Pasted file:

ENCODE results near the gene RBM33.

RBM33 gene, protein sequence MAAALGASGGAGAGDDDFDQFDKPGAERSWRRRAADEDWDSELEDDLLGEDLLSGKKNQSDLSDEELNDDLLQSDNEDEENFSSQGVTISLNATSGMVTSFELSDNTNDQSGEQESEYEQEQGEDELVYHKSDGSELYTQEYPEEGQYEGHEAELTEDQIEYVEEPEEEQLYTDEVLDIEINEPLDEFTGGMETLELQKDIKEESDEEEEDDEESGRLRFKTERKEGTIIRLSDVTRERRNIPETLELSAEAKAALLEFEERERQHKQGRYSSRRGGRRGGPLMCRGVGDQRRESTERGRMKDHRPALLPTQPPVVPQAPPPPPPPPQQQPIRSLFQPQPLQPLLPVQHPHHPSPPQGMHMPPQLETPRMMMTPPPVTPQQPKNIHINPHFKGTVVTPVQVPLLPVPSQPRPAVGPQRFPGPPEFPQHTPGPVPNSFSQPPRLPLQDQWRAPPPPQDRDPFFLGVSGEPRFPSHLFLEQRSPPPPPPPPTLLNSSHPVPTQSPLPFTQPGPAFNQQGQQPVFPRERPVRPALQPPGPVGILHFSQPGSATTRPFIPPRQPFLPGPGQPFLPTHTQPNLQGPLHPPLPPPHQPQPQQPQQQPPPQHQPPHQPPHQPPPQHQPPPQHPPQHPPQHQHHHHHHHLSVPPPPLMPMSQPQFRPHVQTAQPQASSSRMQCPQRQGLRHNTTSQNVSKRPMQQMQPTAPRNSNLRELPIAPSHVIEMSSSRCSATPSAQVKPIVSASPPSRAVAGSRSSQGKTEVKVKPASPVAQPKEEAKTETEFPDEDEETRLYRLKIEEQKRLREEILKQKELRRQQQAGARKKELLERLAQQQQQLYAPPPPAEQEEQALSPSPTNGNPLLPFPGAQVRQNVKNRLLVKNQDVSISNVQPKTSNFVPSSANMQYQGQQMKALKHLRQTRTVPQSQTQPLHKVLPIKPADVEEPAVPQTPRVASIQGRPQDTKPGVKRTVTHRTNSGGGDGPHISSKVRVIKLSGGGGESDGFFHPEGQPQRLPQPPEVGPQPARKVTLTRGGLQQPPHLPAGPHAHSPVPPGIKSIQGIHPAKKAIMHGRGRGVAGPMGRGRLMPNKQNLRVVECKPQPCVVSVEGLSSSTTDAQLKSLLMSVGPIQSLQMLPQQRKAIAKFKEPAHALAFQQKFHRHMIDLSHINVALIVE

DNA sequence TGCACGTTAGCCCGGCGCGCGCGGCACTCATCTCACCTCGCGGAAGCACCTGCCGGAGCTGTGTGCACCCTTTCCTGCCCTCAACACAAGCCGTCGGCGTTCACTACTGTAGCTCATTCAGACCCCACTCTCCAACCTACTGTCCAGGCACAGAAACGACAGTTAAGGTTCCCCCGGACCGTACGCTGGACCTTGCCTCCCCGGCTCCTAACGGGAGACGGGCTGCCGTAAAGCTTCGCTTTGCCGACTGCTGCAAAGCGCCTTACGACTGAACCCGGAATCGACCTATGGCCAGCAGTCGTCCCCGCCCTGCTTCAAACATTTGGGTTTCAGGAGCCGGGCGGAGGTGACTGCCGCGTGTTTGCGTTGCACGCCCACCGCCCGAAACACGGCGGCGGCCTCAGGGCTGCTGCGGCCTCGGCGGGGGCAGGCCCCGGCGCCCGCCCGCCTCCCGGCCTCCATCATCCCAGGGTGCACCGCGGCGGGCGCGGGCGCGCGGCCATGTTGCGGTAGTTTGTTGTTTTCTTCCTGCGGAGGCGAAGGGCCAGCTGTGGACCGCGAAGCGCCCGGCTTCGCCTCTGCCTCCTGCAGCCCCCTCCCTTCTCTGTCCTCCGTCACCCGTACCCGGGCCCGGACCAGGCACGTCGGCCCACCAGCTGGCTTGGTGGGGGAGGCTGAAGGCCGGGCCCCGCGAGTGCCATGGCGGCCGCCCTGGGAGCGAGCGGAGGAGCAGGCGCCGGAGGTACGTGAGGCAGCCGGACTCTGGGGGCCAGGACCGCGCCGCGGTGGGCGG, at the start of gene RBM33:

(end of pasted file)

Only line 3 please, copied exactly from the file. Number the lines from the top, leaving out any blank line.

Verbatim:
DNA sequence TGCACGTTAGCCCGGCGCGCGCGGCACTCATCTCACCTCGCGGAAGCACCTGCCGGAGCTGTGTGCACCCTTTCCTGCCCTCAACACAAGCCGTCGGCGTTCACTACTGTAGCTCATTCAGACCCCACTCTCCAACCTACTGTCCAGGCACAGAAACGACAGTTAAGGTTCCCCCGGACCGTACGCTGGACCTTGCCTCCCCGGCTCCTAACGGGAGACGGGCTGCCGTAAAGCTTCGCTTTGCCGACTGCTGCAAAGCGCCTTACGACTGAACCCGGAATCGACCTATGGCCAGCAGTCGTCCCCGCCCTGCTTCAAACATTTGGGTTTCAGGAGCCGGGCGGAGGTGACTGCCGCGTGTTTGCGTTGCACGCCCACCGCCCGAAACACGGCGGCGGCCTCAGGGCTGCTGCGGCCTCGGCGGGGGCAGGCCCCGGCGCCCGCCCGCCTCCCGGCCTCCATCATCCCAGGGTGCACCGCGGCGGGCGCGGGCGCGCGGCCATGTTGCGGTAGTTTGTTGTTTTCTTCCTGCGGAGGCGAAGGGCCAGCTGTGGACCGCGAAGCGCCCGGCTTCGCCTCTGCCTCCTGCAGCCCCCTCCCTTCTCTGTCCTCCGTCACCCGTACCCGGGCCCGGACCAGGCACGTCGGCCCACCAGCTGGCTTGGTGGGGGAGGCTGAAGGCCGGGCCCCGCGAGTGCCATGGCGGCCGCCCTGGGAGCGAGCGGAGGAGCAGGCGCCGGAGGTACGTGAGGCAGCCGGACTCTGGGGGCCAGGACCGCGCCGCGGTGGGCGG, at the start of gene RBM33: